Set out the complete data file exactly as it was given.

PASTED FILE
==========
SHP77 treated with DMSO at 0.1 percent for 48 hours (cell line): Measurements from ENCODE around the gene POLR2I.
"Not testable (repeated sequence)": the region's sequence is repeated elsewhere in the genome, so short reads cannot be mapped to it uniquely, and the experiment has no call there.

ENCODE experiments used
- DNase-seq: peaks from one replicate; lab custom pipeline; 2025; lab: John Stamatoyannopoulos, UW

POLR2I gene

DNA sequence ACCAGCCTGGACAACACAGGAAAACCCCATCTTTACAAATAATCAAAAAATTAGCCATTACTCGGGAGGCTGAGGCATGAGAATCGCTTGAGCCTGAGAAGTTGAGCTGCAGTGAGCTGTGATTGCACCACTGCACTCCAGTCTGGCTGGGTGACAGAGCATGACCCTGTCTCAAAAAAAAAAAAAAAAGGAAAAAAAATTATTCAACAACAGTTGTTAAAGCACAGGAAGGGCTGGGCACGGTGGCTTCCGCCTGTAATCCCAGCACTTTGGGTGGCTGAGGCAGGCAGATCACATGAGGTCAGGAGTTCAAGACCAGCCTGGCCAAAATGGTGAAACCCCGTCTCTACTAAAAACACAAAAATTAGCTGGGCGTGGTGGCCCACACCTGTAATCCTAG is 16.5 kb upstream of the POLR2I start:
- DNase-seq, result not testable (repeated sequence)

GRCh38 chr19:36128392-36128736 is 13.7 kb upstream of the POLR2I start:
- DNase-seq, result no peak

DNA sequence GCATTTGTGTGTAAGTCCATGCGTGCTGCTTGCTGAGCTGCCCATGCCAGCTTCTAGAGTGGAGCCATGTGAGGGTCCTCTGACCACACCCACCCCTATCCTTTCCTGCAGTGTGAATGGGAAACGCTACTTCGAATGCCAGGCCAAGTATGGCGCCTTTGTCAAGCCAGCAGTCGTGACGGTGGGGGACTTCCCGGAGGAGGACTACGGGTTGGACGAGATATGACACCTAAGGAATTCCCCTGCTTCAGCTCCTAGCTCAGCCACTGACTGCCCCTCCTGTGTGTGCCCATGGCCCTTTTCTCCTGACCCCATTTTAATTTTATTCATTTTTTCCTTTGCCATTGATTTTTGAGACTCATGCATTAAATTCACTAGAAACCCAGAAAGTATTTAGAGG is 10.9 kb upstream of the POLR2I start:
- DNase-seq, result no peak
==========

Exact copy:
SHP77 treated with DMSO at 0.1 percent for 48 hours (cell line): Measurements from ENCODE around the gene POLR2I.
"Not testable (repeated sequence)": the region's sequence is repeated elsewhere in the genome, so short reads cannot be mapped to it uniquely, and the experiment has no call there.

ENCODE experiments used
- DNase-seq: peaks from one replicate; lab custom pipeline; 2025; lab: John Stamatoyannopoulos, UW

POLR2I gene

DNA sequence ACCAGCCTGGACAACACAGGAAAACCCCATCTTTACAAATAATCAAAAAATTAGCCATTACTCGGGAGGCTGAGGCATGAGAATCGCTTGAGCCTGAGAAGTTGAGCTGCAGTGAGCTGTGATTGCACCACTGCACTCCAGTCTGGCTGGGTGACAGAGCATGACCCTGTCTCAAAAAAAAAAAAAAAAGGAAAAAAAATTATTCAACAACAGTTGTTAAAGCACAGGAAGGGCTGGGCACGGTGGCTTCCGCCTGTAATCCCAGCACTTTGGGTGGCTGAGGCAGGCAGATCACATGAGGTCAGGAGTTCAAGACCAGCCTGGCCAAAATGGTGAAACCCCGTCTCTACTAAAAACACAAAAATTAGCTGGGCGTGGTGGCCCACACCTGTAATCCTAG is 16.5 kb upstream of the POLR2I start:
- DNase-seq, result not testable (repeated sequence)

GRCh38 chr19:36128392-36128736 is 13.7 kb upstream of the POLR2I start:
- DNase-seq, result no peak

DNA sequence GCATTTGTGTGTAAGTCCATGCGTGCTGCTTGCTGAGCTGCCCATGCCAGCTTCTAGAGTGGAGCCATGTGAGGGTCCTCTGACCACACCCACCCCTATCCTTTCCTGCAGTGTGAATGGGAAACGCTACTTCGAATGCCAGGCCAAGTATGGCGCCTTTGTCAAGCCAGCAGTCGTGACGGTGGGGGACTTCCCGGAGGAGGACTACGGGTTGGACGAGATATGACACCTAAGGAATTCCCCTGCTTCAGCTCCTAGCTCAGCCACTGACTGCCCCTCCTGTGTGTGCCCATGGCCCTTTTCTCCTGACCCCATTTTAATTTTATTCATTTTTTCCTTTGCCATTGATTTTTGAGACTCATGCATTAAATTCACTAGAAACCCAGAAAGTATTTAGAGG is 10.9 kb upstream of the POLR2I start:
- DNase-seq, result no peak